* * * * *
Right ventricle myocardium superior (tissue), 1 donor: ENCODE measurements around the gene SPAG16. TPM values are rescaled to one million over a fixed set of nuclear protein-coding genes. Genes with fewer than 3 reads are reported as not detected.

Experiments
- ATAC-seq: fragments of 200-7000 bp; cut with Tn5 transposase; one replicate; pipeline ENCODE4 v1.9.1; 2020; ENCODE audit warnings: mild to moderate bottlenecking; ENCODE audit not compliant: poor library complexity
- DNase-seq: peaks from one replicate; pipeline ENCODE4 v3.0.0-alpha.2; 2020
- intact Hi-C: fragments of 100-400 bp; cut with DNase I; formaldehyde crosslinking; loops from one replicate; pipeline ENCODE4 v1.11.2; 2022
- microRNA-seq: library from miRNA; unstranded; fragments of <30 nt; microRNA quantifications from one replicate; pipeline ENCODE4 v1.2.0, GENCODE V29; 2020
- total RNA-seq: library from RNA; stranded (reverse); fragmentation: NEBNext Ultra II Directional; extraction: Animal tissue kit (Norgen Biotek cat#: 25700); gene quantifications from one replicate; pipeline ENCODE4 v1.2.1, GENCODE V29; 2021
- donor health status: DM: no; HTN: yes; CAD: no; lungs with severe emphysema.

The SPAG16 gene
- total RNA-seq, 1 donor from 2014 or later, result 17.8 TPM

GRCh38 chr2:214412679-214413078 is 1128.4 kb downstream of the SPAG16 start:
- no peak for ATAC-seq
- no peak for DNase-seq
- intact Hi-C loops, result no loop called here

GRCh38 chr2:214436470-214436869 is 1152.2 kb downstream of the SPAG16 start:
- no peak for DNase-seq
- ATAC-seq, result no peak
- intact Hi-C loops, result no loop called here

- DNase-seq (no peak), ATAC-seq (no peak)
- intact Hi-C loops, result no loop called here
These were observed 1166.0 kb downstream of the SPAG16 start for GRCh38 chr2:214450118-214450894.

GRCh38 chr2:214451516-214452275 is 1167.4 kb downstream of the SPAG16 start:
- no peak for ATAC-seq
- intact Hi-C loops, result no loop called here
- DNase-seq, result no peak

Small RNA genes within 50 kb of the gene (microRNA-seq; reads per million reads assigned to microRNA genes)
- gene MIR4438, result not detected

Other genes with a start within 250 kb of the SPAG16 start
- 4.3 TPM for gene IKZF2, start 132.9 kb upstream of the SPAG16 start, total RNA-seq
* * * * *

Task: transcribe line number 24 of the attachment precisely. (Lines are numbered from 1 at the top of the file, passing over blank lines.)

- intact Hi-C loops, result no loop called here